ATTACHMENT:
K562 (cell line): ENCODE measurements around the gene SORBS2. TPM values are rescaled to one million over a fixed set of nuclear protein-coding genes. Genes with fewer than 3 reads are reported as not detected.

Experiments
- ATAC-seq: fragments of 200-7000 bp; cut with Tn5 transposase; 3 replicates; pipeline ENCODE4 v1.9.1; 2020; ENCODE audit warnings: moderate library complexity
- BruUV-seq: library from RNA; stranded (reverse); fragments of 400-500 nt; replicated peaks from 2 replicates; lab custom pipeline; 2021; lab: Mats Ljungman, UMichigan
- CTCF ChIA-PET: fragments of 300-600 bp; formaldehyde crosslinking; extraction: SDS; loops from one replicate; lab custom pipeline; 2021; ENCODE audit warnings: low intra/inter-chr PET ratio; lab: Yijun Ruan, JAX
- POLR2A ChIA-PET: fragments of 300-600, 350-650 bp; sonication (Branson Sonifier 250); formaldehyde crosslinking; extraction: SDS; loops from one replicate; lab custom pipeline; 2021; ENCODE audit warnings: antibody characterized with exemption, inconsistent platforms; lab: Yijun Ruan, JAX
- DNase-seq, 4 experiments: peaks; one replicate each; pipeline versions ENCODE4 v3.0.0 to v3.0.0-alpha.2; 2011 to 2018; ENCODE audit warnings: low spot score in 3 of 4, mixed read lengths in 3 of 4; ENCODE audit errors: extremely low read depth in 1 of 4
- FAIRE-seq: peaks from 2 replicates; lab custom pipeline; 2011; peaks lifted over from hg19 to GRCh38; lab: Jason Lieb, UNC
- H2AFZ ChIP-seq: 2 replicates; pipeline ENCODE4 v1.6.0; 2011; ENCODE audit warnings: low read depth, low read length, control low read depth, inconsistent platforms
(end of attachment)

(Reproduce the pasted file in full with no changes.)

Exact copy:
K562 (cell line): ENCODE measurements around the gene SORBS2. TPM values are rescaled to one million over a fixed set of nuclear protein-coding genes. Genes with fewer than 3 reads are reported as not detected.

Experiments
- ATAC-seq: fragments of 200-7000 bp; cut with Tn5 transposase; 3 replicates; pipeline ENCODE4 v1.9.1; 2020; ENCODE audit warnings: moderate library complexity
- BruUV-seq: library from RNA; stranded (reverse); fragments of 400-500 nt; replicated peaks from 2 replicates; lab custom pipeline; 2021; lab: Mats Ljungman, UMichigan
- CTCF ChIA-PET: fragments of 300-600 bp; formaldehyde crosslinking; extraction: SDS; loops from one replicate; lab custom pipeline; 2021; ENCODE audit warnings: low intra/inter-chr PET ratio; lab: Yijun Ruan, JAX
- POLR2A ChIA-PET: fragments of 300-600, 350-650 bp; sonication (Branson Sonifier 250); formaldehyde crosslinking; extraction: SDS; loops from one replicate; lab custom pipeline; 2021; ENCODE audit warnings: antibody characterized with exemption, inconsistent platforms; lab: Yijun Ruan, JAX
- DNase-seq, 4 experiments: peaks; one replicate each; pipeline versions ENCODE4 v3.0.0 to v3.0.0-alpha.2; 2011 to 2018; ENCODE audit warnings: low spot score in 3 of 4, mixed read lengths in 3 of 4; ENCODE audit errors: extremely low read depth in 1 of 4
- FAIRE-seq: peaks from 2 replicates; lab custom pipeline; 2011; peaks lifted over from hg19 to GRCh38; lab: Jason Lieb, UNC
- H2AFZ ChIP-seq: 2 replicates; pipeline ENCODE4 v1.6.0; 2011; ENCODE audit warnings: low read depth, low read length, control low read depth, inconsistent platforms